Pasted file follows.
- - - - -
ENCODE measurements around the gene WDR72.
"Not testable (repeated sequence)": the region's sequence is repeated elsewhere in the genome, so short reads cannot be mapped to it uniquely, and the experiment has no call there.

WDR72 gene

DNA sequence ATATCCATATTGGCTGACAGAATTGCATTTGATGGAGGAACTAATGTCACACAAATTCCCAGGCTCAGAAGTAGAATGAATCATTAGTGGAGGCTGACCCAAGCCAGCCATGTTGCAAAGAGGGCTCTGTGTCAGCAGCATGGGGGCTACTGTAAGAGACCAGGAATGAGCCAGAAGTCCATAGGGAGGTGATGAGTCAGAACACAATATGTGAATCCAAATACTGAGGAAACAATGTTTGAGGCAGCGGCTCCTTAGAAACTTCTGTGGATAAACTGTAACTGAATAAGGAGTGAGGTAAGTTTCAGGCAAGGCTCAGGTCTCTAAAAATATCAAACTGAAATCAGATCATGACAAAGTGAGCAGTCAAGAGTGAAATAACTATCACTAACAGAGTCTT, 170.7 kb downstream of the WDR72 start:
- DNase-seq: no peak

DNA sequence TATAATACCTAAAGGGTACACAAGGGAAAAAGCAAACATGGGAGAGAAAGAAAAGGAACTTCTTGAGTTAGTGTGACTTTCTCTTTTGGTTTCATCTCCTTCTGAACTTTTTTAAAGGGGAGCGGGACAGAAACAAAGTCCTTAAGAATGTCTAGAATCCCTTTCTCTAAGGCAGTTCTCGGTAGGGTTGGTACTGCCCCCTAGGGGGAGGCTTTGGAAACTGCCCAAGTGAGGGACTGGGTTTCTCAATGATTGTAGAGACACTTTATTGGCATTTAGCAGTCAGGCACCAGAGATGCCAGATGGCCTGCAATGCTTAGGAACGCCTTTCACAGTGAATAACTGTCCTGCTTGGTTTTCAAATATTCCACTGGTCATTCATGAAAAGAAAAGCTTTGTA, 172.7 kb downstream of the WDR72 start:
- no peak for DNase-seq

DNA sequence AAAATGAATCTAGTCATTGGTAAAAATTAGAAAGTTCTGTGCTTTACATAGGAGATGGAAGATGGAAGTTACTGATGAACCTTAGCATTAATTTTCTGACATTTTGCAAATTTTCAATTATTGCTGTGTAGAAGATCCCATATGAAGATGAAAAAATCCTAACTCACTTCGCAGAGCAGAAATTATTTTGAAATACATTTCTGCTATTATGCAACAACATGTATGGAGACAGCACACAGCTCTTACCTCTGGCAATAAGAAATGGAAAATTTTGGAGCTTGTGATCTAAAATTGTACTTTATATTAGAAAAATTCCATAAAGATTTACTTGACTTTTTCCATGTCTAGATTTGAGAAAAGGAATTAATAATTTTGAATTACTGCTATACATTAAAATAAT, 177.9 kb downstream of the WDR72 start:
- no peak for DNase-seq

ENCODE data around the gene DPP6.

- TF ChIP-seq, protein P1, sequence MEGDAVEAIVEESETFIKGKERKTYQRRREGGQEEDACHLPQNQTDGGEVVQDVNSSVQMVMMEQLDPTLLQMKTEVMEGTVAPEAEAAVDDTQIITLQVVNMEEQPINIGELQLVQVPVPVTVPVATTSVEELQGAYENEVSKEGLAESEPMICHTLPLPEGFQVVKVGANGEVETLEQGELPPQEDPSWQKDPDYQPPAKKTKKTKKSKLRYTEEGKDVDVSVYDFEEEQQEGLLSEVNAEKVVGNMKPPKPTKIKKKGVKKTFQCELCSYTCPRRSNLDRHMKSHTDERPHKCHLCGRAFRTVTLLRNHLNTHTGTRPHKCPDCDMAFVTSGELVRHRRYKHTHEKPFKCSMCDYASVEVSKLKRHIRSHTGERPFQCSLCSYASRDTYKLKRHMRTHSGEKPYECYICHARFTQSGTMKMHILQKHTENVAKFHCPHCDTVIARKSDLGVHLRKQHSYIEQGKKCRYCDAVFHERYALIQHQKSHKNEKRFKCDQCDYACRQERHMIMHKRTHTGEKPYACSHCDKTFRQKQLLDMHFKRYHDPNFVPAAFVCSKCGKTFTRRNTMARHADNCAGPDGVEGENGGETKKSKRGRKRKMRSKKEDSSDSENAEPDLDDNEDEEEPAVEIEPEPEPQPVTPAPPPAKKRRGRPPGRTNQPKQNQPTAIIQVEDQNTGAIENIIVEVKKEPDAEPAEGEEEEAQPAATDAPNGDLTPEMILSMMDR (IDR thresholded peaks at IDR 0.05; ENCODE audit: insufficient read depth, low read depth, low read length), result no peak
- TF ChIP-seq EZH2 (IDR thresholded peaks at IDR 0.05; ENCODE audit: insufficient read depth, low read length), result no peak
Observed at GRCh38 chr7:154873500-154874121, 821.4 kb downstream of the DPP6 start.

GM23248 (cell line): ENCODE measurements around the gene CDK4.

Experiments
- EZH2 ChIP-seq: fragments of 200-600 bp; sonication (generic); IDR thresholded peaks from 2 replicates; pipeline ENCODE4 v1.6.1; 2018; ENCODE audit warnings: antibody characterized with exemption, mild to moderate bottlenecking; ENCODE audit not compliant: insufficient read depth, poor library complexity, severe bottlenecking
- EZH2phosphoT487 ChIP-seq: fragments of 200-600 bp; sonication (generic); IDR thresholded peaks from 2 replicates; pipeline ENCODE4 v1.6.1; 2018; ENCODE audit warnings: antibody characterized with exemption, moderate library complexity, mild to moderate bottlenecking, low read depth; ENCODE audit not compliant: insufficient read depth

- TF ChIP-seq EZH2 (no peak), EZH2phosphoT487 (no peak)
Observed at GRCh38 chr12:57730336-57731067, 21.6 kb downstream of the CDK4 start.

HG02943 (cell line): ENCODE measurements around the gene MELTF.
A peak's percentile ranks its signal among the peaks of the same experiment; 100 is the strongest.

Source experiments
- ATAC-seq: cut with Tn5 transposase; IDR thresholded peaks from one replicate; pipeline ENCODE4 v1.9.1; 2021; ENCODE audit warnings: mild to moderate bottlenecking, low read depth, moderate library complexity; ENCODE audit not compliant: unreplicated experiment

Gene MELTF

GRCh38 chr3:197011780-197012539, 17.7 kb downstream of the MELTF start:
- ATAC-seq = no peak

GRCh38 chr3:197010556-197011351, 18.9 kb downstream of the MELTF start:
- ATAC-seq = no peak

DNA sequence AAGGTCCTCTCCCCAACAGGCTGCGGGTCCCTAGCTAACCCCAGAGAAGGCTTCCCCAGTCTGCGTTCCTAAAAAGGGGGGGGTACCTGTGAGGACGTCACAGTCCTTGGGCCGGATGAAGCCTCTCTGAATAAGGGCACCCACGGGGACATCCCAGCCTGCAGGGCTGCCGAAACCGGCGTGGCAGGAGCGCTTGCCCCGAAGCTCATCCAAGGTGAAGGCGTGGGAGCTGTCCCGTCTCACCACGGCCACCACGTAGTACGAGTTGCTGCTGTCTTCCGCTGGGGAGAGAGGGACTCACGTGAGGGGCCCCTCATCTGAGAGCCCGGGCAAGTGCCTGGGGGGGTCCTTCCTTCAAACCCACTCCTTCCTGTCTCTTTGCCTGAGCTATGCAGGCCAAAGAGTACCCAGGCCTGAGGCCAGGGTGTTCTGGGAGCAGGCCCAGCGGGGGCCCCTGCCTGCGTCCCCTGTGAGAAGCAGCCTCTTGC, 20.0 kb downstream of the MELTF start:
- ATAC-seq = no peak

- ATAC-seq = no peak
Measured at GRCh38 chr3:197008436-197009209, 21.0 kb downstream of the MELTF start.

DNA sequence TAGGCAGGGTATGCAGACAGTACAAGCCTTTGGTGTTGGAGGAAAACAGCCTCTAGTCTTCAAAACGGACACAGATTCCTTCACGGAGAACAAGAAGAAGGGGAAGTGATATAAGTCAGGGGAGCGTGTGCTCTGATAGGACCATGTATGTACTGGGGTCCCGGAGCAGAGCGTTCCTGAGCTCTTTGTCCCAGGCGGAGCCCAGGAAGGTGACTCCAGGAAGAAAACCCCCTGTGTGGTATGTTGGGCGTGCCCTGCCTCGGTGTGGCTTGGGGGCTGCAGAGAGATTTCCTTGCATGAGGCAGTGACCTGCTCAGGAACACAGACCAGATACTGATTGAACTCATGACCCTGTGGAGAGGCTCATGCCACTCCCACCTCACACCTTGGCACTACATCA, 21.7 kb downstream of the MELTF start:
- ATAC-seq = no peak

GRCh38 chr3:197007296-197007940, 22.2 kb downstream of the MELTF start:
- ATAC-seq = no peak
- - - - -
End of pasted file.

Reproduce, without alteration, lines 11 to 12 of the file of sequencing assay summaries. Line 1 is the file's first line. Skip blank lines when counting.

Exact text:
- TF ChIP-seq, protein P1, sequence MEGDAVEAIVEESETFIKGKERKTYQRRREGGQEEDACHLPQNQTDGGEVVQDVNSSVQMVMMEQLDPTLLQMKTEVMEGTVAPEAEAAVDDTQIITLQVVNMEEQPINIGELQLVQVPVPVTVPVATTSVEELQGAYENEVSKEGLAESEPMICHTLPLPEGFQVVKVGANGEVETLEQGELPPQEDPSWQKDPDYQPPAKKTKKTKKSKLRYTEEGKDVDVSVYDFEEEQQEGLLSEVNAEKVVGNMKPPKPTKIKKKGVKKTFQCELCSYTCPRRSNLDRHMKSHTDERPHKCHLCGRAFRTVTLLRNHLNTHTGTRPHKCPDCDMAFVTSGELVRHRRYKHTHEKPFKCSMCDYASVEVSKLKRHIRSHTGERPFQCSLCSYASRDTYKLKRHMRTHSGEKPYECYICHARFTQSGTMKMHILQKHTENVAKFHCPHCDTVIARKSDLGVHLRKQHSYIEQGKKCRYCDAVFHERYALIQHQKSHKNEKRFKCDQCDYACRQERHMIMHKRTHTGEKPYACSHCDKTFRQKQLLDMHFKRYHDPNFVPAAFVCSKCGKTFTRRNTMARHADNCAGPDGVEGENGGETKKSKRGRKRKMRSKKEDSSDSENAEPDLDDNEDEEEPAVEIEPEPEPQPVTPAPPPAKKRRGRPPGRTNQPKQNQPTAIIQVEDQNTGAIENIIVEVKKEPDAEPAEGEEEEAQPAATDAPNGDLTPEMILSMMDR (IDR thresholded peaks at IDR 0.05; ENCODE audit: insufficient read depth, low read depth, low read length), result no peak
- TF ChIP-seq EZH2 (IDR thresholded peaks at IDR 0.05; ENCODE audit: insufficient read depth, low read length), result no peak